The weeks between getting accepted and actually arriving at the venue with a USB stick in my hand passed by in a blurry instant, I scaled back a couple of times and in the end just focussed on getting a few rooms finished to a decent standard. I was still keen to include a couple of the different mechanics I’m implementing in Toryansé, specifically the speech/thought bubbles and the direct interaction between the cursor and the environment. It would have been nice to have a bit more variety in the environments as well, the start is necessarily gloomy and dark to provide a counterpoint to some of the more colourful and fantastical areas that follow, but I was very aware of spending time on content that people might end up not seeing. Point-and-click adventure is an odd genre to be presenting at a noisy convention centre and asking people to spend much more than ten minutes concentrating probably wouldn’t have worked so well.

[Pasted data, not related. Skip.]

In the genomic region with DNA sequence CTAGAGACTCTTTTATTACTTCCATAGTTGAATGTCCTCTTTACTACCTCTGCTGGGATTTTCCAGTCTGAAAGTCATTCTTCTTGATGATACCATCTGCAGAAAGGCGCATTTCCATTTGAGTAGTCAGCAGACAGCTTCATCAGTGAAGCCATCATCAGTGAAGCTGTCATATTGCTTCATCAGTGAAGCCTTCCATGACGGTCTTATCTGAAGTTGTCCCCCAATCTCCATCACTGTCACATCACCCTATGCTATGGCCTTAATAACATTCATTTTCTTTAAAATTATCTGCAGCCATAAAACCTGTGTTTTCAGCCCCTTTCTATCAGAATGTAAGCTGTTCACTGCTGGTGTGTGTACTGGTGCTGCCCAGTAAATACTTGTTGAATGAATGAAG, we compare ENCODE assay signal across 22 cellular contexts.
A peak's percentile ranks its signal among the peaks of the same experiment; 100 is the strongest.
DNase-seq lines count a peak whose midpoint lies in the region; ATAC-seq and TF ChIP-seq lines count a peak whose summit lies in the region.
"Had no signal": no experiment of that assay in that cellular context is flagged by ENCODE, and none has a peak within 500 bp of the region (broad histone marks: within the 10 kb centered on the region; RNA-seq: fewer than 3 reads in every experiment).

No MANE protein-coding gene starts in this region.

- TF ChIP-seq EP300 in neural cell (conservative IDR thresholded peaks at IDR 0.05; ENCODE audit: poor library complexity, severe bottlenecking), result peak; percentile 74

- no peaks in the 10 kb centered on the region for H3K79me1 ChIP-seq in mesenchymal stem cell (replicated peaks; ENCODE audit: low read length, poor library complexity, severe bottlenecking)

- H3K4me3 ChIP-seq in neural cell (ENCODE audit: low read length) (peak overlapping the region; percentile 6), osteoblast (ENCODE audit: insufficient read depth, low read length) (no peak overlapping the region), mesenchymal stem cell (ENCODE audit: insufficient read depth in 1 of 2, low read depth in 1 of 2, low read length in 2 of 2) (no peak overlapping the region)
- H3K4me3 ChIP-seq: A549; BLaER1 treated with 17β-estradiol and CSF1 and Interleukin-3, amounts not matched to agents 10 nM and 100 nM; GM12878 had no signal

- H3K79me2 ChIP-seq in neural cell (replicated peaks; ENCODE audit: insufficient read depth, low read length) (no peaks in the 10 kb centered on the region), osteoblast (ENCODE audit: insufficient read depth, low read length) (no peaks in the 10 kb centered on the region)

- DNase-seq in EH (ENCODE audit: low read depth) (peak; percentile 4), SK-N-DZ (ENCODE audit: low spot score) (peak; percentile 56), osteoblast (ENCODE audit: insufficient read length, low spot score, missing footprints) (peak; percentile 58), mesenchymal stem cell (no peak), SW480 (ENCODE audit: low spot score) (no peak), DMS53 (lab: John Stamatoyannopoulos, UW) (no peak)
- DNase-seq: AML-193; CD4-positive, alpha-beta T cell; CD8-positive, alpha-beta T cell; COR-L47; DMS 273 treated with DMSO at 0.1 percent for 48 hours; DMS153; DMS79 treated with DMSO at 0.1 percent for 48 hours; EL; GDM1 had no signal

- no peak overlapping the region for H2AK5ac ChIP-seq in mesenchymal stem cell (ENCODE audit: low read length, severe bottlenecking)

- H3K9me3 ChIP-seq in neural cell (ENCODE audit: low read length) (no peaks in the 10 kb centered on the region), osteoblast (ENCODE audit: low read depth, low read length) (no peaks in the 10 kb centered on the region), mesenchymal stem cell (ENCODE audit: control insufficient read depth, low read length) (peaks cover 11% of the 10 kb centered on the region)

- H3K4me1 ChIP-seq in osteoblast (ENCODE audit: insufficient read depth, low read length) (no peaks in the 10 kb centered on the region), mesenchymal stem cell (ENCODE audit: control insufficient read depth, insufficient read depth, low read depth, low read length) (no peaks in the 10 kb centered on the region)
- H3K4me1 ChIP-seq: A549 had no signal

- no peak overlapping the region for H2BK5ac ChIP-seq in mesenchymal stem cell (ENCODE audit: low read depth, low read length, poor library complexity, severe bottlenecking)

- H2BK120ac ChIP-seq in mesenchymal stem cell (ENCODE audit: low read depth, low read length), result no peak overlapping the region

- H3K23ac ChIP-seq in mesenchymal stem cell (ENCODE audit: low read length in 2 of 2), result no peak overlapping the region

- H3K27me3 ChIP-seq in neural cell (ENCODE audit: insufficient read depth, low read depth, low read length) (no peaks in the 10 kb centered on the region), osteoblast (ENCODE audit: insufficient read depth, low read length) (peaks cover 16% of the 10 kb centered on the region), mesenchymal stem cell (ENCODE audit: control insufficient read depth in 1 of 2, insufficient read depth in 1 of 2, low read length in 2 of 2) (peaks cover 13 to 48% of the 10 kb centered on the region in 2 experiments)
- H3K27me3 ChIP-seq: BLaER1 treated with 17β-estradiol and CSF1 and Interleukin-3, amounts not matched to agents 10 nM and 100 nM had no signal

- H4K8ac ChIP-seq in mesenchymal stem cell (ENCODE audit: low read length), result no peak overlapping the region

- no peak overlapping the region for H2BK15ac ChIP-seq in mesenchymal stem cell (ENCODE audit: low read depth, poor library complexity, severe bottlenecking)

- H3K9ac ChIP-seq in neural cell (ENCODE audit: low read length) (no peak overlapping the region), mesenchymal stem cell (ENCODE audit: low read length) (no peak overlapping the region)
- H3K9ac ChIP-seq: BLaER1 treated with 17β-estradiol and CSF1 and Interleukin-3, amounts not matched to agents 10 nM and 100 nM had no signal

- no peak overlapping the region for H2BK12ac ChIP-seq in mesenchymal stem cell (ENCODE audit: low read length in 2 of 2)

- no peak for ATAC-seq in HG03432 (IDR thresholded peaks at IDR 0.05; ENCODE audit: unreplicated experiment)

Toryanse-Office Screenshot 1